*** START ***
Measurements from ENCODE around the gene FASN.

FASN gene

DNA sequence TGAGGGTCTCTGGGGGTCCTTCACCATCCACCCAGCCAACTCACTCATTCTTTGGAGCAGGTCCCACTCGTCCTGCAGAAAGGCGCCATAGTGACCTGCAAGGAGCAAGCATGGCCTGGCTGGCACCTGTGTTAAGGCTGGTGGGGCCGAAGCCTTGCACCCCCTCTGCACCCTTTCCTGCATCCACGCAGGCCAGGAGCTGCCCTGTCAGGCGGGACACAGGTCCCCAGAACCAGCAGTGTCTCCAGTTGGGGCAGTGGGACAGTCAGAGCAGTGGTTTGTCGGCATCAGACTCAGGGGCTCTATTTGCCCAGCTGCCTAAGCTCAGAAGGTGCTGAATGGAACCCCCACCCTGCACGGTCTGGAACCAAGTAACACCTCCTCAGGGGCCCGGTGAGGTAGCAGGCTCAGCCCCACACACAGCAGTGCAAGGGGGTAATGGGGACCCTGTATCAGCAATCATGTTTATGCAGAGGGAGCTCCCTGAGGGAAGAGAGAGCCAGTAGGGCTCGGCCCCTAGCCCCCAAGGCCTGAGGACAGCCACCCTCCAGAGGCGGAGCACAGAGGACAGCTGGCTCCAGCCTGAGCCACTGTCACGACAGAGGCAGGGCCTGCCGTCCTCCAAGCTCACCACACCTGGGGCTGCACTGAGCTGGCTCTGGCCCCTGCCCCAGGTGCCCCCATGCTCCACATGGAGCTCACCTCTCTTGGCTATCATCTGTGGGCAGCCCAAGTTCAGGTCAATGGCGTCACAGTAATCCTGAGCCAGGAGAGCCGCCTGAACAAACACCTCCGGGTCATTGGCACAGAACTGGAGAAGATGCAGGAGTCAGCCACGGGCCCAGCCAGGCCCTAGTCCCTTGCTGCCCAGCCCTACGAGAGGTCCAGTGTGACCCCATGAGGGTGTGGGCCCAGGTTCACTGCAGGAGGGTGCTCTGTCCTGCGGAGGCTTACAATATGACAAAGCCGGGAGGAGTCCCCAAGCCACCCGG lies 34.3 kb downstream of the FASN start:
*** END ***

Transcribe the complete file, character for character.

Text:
Measurements from ENCODE around the gene FASN.

FASN gene

DNA sequence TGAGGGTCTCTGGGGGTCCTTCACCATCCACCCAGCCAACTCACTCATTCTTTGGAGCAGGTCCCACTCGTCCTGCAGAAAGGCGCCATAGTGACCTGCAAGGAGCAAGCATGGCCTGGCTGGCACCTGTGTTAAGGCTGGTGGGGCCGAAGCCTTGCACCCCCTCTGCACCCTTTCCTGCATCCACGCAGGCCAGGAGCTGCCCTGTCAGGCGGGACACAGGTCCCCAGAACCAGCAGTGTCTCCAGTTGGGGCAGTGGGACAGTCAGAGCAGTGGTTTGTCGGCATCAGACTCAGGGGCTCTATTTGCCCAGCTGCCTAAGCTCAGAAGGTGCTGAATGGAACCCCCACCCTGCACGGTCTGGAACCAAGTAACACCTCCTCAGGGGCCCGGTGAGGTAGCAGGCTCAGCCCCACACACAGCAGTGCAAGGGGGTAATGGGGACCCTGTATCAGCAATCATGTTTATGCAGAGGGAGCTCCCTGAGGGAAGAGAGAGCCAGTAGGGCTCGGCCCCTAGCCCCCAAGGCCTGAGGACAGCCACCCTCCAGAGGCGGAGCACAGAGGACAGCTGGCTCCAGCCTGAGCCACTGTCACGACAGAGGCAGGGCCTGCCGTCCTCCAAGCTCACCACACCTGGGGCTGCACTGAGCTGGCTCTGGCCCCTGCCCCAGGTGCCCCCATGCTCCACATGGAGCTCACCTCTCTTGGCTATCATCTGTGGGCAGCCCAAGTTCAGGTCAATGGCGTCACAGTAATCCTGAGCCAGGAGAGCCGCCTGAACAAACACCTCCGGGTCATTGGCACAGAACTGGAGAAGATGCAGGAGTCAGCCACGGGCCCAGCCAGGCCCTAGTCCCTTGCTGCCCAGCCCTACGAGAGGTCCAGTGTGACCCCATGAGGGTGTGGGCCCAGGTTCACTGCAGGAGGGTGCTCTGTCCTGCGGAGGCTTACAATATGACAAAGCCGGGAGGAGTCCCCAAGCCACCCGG lies 34.3 kb downstream of the FASN start: